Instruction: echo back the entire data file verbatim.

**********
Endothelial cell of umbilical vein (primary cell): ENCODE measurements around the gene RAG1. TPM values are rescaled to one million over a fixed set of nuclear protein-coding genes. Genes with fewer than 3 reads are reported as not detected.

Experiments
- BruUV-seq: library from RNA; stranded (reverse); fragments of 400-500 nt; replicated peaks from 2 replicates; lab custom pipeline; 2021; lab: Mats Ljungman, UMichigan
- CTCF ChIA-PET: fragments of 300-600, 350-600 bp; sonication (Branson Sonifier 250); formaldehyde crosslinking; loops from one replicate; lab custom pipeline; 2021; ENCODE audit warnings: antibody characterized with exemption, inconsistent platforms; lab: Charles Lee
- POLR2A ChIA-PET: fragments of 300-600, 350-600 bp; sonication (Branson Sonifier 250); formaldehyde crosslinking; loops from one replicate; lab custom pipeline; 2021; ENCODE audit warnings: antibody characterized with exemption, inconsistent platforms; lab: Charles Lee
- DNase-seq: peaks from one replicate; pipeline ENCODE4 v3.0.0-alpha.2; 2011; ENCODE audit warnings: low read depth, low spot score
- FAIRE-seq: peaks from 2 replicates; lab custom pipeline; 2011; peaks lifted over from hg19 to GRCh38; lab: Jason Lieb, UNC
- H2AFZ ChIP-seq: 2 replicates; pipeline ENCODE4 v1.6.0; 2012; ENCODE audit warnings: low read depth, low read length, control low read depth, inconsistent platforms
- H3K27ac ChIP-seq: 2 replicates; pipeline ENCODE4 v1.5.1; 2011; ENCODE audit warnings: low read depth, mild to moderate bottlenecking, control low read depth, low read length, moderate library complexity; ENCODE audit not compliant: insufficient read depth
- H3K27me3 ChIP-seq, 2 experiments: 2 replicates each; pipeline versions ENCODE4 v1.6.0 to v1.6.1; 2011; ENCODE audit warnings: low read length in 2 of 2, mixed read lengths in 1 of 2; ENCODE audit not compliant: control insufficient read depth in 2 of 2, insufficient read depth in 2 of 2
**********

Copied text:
Endothelial cell of umbilical vein (primary cell): ENCODE measurements around the gene RAG1. TPM values are rescaled to one million over a fixed set of nuclear protein-coding genes. Genes with fewer than 3 reads are reported as not detected.

Experiments
- BruUV-seq: library from RNA; stranded (reverse); fragments of 400-500 nt; replicated peaks from 2 replicates; lab custom pipeline; 2021; lab: Mats Ljungman, UMichigan
- CTCF ChIA-PET: fragments of 300-600, 350-600 bp; sonication (Branson Sonifier 250); formaldehyde crosslinking; loops from one replicate; lab custom pipeline; 2021; ENCODE audit warnings: antibody characterized with exemption, inconsistent platforms; lab: Charles Lee
- POLR2A ChIA-PET: fragments of 300-600, 350-600 bp; sonication (Branson Sonifier 250); formaldehyde crosslinking; loops from one replicate; lab custom pipeline; 2021; ENCODE audit warnings: antibody characterized with exemption, inconsistent platforms; lab: Charles Lee
- DNase-seq: peaks from one replicate; pipeline ENCODE4 v3.0.0-alpha.2; 2011; ENCODE audit warnings: low read depth, low spot score
- FAIRE-seq: peaks from 2 replicates; lab custom pipeline; 2011; peaks lifted over from hg19 to GRCh38; lab: Jason Lieb, UNC
- H2AFZ ChIP-seq: 2 replicates; pipeline ENCODE4 v1.6.0; 2012; ENCODE audit warnings: low read depth, low read length, control low read depth, inconsistent platforms
- H3K27ac ChIP-seq: 2 replicates; pipeline ENCODE4 v1.5.1; 2011; ENCODE audit warnings: low read depth, mild to moderate bottlenecking, control low read depth, low read length, moderate library complexity; ENCODE audit not compliant: insufficient read depth
- H3K27me3 ChIP-seq, 2 experiments: 2 replicates each; pipeline versions ENCODE4 v1.6.0 to v1.6.1; 2011; ENCODE audit warnings: low read length in 2 of 2, mixed read lengths in 1 of 2; ENCODE audit not compliant: control insufficient read depth in 2 of 2, insufficient read depth in 2 of 2